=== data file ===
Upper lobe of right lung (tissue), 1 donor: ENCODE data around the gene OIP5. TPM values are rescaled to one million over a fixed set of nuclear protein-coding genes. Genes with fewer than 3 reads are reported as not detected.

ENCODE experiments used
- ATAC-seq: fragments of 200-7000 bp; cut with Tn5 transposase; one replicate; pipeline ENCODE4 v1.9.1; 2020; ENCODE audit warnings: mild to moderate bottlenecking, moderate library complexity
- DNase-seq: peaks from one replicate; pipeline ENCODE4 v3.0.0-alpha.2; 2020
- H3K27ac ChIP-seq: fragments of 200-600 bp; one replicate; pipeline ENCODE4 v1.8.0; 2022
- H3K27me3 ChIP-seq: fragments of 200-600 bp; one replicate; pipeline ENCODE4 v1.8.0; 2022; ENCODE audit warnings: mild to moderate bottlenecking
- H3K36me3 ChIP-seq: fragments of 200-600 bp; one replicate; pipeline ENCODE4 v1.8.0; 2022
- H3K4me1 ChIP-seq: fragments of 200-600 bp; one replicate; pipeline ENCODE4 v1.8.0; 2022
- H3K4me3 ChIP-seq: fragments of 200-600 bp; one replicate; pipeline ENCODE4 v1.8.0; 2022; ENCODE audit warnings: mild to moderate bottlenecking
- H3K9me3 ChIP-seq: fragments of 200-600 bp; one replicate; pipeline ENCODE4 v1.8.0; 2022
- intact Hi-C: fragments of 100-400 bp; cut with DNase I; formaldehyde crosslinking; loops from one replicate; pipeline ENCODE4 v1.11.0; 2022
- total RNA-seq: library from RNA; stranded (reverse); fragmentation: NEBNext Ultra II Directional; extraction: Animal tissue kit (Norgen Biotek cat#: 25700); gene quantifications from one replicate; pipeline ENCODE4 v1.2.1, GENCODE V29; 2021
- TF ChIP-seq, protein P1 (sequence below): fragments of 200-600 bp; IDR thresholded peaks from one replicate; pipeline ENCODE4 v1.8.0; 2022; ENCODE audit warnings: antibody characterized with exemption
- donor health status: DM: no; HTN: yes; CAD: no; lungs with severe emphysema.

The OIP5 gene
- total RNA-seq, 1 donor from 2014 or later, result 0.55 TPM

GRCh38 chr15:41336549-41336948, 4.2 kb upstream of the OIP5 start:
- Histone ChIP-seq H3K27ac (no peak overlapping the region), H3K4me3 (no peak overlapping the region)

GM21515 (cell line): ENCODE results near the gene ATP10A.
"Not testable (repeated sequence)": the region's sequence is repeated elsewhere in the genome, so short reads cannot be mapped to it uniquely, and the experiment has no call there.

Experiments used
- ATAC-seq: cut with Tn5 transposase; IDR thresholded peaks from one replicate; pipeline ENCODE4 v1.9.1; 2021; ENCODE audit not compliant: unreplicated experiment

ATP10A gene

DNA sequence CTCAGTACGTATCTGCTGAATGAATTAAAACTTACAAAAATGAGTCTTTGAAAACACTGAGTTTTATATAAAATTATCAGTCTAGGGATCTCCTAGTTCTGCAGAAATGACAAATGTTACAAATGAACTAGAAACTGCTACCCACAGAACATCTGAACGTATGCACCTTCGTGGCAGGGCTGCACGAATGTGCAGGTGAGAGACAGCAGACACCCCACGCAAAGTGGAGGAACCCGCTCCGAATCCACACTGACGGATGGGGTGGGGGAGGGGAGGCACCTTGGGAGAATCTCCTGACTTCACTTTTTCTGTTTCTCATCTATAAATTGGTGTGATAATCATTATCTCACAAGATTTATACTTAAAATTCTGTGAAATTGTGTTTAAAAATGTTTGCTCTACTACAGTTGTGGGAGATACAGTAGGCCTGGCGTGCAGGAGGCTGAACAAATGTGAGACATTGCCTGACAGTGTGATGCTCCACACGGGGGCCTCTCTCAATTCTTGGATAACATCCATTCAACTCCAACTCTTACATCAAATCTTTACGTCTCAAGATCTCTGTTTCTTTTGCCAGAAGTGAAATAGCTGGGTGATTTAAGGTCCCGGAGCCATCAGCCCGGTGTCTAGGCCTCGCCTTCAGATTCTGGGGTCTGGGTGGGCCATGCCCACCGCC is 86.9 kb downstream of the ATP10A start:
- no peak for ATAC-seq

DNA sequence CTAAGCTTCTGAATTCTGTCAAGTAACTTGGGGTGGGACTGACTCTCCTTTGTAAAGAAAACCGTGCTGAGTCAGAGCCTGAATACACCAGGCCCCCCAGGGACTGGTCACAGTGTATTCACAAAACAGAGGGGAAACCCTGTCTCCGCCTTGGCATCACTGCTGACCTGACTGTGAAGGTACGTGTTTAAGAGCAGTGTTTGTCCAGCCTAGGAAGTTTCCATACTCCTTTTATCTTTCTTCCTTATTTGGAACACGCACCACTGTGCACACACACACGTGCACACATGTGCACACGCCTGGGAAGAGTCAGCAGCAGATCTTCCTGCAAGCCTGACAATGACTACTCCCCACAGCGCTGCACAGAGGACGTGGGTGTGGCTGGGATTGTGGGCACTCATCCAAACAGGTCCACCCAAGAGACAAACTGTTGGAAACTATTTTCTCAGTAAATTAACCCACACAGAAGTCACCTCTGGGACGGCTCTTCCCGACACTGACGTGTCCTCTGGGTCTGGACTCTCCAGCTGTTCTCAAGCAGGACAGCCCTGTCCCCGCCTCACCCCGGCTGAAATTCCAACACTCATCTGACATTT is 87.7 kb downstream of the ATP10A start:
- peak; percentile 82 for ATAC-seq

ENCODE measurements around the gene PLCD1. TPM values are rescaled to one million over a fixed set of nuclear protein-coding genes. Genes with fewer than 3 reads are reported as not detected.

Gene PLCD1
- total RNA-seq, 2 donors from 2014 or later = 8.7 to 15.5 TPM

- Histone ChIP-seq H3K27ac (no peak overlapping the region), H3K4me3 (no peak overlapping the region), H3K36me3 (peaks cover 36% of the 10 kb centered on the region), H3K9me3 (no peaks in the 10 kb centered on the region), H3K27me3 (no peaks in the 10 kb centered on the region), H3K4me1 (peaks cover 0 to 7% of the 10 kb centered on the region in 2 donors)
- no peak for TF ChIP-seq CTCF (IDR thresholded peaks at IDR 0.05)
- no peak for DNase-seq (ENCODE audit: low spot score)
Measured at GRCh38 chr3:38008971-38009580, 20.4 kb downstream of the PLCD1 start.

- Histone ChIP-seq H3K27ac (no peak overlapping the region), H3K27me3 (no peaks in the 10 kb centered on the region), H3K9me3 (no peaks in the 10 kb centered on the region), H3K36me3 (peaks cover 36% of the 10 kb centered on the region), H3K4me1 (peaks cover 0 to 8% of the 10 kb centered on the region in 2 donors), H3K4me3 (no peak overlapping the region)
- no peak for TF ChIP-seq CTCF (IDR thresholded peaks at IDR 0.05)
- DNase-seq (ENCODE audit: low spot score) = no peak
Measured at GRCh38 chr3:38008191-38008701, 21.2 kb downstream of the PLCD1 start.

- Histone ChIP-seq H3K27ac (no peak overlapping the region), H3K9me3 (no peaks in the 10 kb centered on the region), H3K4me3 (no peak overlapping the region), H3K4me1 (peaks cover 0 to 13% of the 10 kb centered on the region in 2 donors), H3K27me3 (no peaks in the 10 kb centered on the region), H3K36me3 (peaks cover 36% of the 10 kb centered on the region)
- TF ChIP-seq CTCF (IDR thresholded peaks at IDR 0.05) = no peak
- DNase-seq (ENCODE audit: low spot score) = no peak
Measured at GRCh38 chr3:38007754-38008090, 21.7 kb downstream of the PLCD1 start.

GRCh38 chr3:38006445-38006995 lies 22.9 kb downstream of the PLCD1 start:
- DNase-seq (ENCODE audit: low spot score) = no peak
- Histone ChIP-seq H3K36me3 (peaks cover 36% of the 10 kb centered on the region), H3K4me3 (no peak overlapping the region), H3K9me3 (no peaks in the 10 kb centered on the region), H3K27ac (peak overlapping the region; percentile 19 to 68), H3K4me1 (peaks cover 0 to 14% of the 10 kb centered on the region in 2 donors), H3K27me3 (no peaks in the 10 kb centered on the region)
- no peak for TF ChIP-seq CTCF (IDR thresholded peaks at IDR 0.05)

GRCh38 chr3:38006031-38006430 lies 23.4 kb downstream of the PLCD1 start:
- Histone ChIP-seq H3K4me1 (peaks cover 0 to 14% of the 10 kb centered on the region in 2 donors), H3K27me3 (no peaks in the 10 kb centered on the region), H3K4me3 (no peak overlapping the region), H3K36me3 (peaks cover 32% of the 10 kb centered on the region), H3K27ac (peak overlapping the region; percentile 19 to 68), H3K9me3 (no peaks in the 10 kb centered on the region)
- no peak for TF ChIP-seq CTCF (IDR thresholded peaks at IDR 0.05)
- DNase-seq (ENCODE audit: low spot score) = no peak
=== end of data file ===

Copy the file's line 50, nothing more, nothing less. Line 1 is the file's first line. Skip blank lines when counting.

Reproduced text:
- DNase-seq (ENCODE audit: low spot score) = no peak